For divorcing couples interested in resolving their divorce amicably and with minimal involvement of the court, mediation is often a viable method of alternative dispute resolution. Even in a contested divorce, the court will sometimes order the spouses to attempt mediation to resolve some of their agreements. Whether you are preparing for mediation voluntarily or by court order, it is important to know what to expect, including whether it is a good idea to hire an attorney for the process.
Mediators and Attorneys Play Different Roles
In mediation, you and your spouse will meet with a trained mediator who will help you reach an agreement on the various aspects of your divorce resolution, including property division, spousal support, child support, and the allocation of parental responsibilities and parenting time. Many mediators are also licensed attorneys who have a thorough understanding of the laws governing divorce proceedings in Illinois. However, their role in the mediation process is not to provide legal advice or advocate on behalf of either party. Rather, they must remain neutral and impartial, helping the parties identify common ground and make progress toward an agreement on their own terms.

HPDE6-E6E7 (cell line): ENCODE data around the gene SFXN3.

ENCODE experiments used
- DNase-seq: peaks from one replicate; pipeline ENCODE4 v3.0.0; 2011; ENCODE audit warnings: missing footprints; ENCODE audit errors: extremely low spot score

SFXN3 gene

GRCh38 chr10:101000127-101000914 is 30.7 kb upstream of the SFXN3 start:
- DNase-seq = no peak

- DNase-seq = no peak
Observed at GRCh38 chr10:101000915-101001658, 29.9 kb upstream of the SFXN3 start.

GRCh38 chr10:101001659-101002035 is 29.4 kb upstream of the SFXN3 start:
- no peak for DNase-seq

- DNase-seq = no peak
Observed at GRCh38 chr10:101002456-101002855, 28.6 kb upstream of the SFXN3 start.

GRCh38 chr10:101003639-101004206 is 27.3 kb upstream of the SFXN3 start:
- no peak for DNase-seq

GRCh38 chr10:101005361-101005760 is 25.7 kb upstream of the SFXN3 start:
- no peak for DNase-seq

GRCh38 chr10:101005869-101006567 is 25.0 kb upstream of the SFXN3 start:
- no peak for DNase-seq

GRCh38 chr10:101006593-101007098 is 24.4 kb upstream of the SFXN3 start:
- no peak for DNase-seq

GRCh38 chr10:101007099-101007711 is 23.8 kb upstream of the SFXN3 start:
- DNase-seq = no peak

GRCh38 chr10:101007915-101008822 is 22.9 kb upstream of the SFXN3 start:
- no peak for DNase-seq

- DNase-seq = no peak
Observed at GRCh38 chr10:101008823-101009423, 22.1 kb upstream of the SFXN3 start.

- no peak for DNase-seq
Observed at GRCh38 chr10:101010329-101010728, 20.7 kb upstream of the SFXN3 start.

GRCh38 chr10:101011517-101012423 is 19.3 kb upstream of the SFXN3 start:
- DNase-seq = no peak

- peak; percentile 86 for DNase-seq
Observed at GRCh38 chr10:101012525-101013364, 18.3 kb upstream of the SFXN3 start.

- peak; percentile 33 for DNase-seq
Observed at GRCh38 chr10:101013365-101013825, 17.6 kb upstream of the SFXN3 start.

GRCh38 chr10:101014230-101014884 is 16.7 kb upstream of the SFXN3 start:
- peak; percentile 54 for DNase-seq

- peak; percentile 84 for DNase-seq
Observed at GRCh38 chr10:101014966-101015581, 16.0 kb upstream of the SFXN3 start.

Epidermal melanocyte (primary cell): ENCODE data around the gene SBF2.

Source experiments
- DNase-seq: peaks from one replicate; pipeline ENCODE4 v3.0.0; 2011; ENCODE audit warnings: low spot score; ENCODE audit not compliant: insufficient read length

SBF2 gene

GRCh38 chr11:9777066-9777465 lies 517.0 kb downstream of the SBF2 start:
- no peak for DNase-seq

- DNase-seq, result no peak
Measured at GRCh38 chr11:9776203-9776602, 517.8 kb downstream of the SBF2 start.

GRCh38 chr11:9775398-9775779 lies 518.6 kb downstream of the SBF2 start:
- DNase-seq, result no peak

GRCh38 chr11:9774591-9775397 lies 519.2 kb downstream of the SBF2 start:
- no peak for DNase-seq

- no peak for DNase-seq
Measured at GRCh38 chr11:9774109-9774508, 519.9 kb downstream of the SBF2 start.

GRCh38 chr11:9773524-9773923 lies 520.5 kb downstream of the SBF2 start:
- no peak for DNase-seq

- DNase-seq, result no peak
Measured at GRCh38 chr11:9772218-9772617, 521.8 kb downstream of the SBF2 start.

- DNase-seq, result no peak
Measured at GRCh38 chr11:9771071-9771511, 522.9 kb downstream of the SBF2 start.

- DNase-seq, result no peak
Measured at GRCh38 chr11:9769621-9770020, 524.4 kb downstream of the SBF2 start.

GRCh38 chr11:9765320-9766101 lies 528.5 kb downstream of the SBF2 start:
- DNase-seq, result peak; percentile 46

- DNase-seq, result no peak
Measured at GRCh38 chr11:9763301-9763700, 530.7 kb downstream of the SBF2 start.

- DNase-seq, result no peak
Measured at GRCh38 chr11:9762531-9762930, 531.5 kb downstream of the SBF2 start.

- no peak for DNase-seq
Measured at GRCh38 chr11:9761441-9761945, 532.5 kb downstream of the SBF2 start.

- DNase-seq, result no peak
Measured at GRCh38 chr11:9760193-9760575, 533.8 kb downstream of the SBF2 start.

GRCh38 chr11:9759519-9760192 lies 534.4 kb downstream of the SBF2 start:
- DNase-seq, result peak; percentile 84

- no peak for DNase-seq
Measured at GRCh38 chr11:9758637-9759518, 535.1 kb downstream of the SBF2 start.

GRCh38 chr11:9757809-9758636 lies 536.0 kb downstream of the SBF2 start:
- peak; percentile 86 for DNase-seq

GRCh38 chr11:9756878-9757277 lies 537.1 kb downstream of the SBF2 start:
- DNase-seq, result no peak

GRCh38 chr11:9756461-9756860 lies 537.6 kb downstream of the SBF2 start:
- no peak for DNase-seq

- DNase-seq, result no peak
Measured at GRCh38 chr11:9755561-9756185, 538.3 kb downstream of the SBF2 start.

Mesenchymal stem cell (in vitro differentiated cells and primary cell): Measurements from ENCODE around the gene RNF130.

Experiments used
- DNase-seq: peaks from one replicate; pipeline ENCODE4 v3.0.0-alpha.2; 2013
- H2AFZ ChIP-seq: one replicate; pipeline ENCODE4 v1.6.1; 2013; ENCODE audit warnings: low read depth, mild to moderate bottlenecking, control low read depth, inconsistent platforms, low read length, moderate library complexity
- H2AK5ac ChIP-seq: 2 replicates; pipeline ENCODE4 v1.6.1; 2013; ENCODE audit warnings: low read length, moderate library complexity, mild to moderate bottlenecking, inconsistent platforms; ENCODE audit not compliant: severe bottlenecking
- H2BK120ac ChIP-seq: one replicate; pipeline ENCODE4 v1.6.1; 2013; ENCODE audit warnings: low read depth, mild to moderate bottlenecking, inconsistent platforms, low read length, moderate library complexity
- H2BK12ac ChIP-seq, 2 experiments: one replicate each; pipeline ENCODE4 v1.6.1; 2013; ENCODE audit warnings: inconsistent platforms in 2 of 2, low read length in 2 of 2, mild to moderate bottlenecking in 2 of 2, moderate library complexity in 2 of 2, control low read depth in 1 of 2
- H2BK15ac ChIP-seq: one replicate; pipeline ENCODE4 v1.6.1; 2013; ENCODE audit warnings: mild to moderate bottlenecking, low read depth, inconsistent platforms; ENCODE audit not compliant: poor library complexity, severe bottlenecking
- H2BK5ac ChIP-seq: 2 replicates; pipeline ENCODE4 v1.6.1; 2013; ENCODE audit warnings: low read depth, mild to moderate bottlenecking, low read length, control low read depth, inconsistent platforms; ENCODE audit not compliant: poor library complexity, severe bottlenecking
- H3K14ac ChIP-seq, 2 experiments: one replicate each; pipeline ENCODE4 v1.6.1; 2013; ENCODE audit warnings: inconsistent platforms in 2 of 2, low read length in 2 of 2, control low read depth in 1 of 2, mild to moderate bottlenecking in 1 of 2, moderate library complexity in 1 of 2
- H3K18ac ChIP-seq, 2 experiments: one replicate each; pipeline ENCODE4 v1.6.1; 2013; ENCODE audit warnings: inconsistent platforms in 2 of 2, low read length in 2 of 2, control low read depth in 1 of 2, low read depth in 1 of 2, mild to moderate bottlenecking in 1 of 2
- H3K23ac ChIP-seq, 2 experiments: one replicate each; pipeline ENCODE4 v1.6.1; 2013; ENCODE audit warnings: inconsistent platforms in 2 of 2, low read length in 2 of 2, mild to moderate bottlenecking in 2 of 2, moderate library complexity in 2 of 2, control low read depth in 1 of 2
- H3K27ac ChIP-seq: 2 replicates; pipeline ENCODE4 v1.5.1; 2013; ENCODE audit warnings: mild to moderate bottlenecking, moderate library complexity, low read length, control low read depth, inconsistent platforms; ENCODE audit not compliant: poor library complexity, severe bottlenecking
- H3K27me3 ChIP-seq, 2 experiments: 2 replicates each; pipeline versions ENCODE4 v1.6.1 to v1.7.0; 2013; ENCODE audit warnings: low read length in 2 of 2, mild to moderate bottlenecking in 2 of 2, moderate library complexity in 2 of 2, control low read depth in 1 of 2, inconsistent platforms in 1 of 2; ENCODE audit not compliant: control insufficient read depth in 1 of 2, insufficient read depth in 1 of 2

A divorce attorney, on the other hand, is a representative for one of the parties. If you hire an attorney, they represent you alone. Their role is to advocate for you and your interests throughout the divorce process, whether in amicable negotiations or contested litigation. Your attorney can also provide you with qualified legal advice and help you fulfill all legal requirements to finalize your divorce. Importantly, an attorney cannot represent both spouses even in an uncontested divorce, as this would create a conflict of interest....